I have started to read Le Ventre de Paris by Emile Zola. Anyone who loves food markets will love the detailed and colourful description with which this book opens. An escaped convict arrives in the Les Halles food market of Paris soon after its completion in the 1870s. Starving and almost dead from exhaustion, he is been given a lift by a market gardener, while it is still dark. Her horse-drawn cart is stacked with carrots, cabbages and turnips. Left to himself amid the mounting piles of every variety of foodstuff, in the flickering light of oil lamps and the din of vehicles and traders, he is befriended by an artist, who is captivated by the atmosphere of the market, and knows all its corners. I mark this passage because it sets the scene so well. "His stomach gripped by hunger, Florent, heard the enthusiastic words of the artist. It was clear that Claude, was not thinking at all of the beautiful things as nourishment. He loved them for their colour".
Memories stir as a result of an email from someone whom I haven't seen or heard of for, it must be 4o years. It takes me back to the time when I was working on an engineering magazine called Mechanical Handling. We occupied offices in a little road off Covent Garden in London called Bleeding Heart Lane, and we were looking for a temporary secretary. The agency sent Vivian, as I recall, a slight girl, with long, straight, black hair and a very white complexion. Because we were desperate from someone of her caliber, and because she came from so far away and looked so amazing, she seemed like something out of a fairy tale. She was Canadian, and it turned out that she had missed her plane home from Heathrow. Because her ticket was for a chartered flight, she had no means of getting home. For the next few months she earned the money for her fare, and we had the benefit of her hard work and friendship. She reminds me, in her email, that she, her brother and a friend of her brother spent Christmas day with me and my family.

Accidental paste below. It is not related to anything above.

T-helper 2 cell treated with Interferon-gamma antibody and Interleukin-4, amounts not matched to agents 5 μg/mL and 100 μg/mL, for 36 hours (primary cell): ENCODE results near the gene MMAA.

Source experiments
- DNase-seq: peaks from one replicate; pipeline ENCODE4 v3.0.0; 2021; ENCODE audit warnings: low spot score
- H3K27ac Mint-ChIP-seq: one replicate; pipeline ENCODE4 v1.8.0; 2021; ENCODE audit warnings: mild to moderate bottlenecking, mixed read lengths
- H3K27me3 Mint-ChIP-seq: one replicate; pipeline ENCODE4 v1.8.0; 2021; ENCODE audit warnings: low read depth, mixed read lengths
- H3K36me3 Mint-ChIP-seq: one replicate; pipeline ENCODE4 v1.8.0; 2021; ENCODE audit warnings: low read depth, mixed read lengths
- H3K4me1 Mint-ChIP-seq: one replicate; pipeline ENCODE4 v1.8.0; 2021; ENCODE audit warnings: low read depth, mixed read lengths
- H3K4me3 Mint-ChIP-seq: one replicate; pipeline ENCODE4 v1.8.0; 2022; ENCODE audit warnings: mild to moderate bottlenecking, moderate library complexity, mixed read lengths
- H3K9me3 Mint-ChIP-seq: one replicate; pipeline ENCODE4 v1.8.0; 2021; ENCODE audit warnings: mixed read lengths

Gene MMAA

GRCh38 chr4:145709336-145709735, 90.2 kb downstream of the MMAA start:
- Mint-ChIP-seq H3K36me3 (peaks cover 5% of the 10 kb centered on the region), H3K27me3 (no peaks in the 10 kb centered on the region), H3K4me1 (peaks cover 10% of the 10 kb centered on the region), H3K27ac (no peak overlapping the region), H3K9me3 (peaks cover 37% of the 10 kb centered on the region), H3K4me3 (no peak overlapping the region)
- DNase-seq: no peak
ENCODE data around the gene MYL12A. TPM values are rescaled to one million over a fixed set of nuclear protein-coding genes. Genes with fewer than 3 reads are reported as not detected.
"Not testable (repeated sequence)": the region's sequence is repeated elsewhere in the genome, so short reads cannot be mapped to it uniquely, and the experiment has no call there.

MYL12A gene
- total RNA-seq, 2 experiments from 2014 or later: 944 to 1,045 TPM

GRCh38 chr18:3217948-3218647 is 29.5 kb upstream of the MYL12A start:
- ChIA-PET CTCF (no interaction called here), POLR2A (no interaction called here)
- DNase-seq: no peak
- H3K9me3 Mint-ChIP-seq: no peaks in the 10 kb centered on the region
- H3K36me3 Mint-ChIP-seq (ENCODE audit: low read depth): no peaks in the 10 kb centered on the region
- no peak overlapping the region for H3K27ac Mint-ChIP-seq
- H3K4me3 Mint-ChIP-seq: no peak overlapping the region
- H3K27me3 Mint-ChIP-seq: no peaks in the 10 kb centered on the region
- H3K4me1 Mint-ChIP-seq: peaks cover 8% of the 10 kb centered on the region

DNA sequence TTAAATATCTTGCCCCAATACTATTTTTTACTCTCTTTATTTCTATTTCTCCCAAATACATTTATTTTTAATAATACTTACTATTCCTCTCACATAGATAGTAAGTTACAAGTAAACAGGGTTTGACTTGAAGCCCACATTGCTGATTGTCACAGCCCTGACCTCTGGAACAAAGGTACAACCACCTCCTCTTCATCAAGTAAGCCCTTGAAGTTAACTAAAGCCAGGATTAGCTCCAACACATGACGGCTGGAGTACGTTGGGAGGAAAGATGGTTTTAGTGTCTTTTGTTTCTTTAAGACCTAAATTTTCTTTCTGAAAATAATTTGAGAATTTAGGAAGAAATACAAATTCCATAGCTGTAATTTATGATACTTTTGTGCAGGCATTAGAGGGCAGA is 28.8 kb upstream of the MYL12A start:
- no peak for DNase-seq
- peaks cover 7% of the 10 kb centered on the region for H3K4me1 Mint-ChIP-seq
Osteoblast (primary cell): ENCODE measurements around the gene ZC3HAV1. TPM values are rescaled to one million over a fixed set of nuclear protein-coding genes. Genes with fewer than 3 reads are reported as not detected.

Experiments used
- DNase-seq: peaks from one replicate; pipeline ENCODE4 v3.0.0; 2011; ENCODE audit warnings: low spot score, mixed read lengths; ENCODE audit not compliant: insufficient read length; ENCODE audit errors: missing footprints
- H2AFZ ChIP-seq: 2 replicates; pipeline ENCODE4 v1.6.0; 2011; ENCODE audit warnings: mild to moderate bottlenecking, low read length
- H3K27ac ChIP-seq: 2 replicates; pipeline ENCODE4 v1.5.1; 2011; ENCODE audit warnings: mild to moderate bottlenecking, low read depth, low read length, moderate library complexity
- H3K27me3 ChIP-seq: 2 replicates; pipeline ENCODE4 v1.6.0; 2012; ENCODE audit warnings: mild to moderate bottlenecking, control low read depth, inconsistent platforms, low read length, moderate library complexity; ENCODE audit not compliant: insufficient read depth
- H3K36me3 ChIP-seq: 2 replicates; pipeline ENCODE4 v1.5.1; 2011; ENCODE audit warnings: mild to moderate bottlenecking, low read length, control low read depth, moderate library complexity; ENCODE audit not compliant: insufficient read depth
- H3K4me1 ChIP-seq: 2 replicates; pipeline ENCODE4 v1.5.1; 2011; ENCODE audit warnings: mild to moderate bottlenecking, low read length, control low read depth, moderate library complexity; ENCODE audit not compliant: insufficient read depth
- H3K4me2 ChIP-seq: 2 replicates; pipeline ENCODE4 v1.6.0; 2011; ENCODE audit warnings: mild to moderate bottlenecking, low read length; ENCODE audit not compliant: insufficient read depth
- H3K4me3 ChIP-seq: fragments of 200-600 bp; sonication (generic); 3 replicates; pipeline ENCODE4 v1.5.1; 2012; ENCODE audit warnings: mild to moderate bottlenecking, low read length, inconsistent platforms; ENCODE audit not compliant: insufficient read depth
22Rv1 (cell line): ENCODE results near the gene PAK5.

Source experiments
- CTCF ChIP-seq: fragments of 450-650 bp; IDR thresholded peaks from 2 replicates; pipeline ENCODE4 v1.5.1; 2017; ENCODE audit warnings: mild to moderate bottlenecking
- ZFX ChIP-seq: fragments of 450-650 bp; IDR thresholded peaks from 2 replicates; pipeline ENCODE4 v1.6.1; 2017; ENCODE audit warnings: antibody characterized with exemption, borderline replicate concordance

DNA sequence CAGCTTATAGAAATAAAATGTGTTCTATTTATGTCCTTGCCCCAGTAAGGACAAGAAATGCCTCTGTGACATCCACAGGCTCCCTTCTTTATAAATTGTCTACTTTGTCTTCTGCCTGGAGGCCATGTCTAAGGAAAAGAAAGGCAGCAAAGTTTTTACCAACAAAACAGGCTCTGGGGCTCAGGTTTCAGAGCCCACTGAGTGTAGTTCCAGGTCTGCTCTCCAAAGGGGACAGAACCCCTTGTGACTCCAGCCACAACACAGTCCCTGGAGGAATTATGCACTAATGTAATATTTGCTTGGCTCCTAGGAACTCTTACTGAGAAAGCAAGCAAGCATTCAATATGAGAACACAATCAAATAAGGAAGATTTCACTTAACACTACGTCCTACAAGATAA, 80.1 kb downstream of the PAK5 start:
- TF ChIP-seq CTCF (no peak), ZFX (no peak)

In another tree in the Grove, another football hangs among the branches almost at the top.